The record reveals that the AAC examined sales compiled by Charles Smith and found there were sufficient qualified sales to use the direct comparable [sales] method in valuing [Willamette's] woodland. The AAC identified two sales out of Mr. Smith's report to support its decision to use the direct comparable sales method. Both of those sales involved the sale of land only, with timber not being a factor in the sale. These land only sales support the AAC's valuation of [Willamette's] properties. [Willamette] contends the AAC merely adopted Mr. Smith's conclusions; however, that is not evident from the record. The AAC, after hearing all the testimony and reviewing the exhibits, found the direct comparable [sales] method offered a credible basis to determine the land values compared to the questionable values resulting from use of the residual method. The Court concludes there is substantial and material evidence in the record to support the AAC's decision.

The trial court also held that the AAC had not erred in allowing Smith to testify regarding his report and opinions despite the fact that the witness had relied upon hearsay information obtained from buyers and sellers of the subject properties. Furthermore, the Court held that the AAC's valuation of Willamette's property had not resulted in any denial of equal protection to Willamette. Accordingly, the trial court affirmed the decision of the AAC in its entirety, and this appeal followed.

II. Applicable Law

Generally speaking, courts will "defer to decisions of administrative agencies when they are acting within their area of specialized knowledge, experience, and expertise." Wayne County v. Tennessee Solid Waste Disposal Control Board , 756 S.W.2d 274, 279 (Tenn.App. 1988). Thus, judicial review of such determinations is governed by "the narrow, statutorily defined standard contained in [T.C.A.] § 4-5-322(h) rather than the broad standard of review used in other civil appeals." Wayne County , 756 S.W.2d at 279. Specifically, T.C.A. § 4-5-322(h)(5) provides, as relevant here, that the reviewing court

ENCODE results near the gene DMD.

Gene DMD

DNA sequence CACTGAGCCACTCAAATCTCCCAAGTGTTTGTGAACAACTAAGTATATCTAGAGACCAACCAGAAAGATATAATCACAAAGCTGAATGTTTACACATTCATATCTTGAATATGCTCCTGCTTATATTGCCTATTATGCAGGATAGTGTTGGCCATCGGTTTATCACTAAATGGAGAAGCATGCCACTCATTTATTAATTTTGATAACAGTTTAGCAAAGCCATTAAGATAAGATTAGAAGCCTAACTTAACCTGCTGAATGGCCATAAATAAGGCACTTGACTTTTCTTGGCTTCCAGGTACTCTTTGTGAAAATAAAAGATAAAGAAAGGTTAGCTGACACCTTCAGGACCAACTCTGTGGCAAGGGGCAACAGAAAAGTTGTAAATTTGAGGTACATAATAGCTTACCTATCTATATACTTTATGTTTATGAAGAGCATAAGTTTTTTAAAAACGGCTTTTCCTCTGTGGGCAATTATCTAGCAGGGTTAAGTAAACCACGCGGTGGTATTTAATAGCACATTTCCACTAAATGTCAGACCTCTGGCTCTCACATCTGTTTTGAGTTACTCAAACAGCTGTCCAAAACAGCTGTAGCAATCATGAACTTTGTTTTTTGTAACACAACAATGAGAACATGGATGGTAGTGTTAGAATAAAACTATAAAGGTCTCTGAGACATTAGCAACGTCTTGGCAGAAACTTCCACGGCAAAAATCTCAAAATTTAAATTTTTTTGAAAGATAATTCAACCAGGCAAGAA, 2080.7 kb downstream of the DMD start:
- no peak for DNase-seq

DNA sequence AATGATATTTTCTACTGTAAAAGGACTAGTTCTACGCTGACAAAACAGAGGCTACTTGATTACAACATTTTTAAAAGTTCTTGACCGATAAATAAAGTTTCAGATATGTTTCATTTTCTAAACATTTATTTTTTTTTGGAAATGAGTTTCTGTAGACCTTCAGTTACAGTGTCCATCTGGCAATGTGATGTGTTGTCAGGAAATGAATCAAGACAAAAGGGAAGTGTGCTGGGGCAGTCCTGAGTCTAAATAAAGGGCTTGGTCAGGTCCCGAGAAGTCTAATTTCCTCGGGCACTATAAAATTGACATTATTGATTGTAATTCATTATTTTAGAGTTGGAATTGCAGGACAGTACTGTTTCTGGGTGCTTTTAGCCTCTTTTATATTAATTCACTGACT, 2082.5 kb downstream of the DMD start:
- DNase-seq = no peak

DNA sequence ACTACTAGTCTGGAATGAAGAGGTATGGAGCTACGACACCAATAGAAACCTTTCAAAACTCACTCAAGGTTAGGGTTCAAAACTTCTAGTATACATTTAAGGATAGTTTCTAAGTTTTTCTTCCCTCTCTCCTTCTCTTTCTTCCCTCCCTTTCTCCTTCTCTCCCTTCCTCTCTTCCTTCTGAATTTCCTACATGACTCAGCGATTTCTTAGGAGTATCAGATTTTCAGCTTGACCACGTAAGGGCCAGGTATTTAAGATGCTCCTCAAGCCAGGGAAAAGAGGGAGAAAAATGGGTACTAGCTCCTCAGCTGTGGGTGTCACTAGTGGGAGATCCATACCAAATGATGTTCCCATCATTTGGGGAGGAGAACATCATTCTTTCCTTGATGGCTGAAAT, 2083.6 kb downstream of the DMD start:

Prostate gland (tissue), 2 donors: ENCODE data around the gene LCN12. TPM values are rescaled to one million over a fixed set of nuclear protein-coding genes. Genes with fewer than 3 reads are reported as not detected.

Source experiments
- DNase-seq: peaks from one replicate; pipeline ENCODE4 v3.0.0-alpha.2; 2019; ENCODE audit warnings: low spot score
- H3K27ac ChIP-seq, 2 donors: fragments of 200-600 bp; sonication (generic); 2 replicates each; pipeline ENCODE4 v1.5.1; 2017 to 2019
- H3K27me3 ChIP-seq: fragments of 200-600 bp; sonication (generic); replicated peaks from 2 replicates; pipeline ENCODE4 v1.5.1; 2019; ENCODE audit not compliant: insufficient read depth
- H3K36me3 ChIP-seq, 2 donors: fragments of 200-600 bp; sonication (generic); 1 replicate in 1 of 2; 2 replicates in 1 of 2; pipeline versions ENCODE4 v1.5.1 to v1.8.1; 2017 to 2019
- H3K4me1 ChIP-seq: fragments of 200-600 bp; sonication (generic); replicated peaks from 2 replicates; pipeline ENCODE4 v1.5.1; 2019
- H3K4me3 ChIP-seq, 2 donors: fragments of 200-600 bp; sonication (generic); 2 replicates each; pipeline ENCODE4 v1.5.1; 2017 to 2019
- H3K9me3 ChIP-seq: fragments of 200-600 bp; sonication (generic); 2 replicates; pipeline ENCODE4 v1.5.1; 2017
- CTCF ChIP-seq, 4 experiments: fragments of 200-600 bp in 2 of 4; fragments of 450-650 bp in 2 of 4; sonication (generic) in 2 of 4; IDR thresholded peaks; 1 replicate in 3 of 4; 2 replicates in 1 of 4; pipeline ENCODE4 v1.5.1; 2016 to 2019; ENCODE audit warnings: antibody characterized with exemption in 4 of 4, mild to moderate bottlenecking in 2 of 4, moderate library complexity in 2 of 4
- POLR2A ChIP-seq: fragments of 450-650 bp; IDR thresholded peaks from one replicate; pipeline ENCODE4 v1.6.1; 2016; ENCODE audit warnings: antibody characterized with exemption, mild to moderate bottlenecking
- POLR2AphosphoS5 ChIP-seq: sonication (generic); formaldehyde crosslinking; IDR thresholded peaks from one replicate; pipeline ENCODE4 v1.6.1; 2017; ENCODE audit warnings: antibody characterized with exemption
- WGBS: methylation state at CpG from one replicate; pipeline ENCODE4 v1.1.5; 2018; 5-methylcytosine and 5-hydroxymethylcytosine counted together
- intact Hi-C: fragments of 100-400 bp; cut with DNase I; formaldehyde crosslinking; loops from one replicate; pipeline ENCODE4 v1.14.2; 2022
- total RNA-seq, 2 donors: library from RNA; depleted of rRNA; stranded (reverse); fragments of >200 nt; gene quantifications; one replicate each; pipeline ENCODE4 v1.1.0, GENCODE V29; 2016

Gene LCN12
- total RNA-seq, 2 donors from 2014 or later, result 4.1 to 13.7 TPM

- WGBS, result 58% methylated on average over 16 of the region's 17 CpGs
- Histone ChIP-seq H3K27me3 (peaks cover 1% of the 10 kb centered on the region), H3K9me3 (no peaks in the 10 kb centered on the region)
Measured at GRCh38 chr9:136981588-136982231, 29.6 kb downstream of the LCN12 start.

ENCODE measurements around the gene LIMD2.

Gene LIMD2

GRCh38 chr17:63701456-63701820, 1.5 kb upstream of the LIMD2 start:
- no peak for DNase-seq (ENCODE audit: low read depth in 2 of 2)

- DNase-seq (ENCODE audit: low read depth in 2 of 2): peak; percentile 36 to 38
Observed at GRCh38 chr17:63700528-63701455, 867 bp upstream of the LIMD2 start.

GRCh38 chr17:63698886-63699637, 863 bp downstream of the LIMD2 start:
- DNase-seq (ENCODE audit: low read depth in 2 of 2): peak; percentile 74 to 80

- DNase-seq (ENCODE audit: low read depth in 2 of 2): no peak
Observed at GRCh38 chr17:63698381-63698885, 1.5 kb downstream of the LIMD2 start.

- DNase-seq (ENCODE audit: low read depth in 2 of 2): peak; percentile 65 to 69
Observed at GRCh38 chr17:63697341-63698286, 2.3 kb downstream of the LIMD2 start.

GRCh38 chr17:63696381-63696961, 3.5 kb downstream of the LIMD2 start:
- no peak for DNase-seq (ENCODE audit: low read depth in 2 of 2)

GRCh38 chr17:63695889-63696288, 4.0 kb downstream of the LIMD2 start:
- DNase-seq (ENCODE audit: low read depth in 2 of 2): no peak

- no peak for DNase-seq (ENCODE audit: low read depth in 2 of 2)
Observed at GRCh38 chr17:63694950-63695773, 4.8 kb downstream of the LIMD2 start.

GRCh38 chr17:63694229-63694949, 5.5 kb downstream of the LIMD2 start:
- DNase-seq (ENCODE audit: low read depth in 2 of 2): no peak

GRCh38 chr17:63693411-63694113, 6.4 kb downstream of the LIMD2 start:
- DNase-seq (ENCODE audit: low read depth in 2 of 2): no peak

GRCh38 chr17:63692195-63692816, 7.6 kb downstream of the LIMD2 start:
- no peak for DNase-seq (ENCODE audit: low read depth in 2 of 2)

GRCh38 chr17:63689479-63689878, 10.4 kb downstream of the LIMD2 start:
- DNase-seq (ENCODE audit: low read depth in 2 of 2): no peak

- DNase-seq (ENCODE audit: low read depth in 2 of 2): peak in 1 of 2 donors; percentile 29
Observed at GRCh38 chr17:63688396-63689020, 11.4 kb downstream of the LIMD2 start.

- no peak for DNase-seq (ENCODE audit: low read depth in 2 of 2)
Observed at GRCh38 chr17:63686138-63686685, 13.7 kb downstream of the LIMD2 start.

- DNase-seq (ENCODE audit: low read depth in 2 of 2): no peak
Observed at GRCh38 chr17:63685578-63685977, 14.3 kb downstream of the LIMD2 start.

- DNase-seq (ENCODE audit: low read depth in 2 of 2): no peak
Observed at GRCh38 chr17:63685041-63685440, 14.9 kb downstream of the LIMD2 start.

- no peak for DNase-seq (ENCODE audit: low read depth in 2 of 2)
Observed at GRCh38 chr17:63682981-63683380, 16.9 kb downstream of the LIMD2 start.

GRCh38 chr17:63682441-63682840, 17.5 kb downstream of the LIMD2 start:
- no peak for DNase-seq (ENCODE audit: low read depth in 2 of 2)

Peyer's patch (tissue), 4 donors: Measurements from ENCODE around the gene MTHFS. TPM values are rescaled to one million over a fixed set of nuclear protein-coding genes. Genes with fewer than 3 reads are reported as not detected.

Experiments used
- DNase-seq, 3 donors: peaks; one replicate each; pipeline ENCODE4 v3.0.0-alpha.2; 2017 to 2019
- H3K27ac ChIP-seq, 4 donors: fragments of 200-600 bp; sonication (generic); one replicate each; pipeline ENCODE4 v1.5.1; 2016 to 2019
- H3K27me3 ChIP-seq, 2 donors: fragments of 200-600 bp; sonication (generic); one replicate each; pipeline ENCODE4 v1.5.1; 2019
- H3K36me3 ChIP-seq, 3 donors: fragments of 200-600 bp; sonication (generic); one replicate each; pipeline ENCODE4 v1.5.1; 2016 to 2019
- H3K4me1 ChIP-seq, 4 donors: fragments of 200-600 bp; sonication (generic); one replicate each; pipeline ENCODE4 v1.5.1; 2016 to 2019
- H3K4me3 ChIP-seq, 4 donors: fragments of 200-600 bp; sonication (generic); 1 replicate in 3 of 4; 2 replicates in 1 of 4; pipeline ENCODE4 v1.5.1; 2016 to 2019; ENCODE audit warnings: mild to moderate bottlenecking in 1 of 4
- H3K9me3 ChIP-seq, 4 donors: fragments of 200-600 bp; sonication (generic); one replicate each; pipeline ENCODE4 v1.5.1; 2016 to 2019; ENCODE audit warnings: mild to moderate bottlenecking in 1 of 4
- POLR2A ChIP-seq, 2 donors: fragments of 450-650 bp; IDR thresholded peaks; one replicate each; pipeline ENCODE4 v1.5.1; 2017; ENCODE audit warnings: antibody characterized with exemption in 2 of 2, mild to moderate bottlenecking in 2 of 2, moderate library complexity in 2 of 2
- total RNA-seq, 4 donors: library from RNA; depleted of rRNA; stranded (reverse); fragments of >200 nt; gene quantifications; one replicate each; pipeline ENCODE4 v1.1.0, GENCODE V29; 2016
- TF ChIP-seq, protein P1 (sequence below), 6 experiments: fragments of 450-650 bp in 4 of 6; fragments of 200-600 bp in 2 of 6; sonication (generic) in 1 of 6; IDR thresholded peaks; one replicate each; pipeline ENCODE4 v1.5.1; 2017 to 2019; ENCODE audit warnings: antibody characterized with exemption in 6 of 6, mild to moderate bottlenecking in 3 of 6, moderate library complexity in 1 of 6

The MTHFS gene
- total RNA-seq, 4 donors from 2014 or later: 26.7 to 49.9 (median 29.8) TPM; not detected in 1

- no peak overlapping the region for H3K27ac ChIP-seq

T.C.A. § 4-5-322 is contained in the Uniform Administrative Procedures Act, codified at T.C.A. § 4-5-101, et seq.

may reverse or modify the decision if the rights of the petitioner have been prejudiced because the administrative findings, inferences, conclusions or decisions are:

* * *

(5) Unsupported by evidence which is both substantial and material in the light of the entire record.

In determining the substantiality of evidence, the court shall take into account whatever in the record fairly detracts from its weight, but the court shall not substitute its judgment for that of the agency as to the weight of the evidence on questions of fact.

Thus, we will not substitute our judgment regarding the weight of the evidence for that of the agency, even where the evidence could support a different result. Wayne County , 756 S.W.2d at 279 (citing Humana of Tennessee v. Tennessee Health Facilities Comm'n , 551 S.W.2d 664, 667 (Tenn. 1977)); Grubb v. Tennessee Civil Serv. Comm'n , 731 S.W.2d 919, 922 (Tenn.App. 1987); Hughes v. Board of Commissioners , 319 S.W.2d 481, 484 (Tenn. 1958)). Stated another way,

[a]n agency's factual determination should be upheld if there exists "such relevant evidence as a reasonable mind might accept to support a rational conclusion and such as to furnish a reasonably sound basis for the action under consideration."

Wayne County , 756 S.W.2d at 279 (quoting Southern Ry. v. State Bd. of Equalization , 682 S.W.2d 196, 199 (Tenn. 1984); Sweet v. State Technical Inst ., 617 S.W.2d 158, 161 (Tenn.App. 1981)). As further explained in Wayne County ,

[t]he general rules governing judicial review of an agency's factual decisions apply with even greater force when the issues require scientific or technical proof. Appellate courts have neither the expertise nor the resources to evaluate complex scientific issues de novo. When very technical areas of expertise are involved, they generally defer to agency decisions, and will not substitute their judgment for that of the agency on highly technical matters.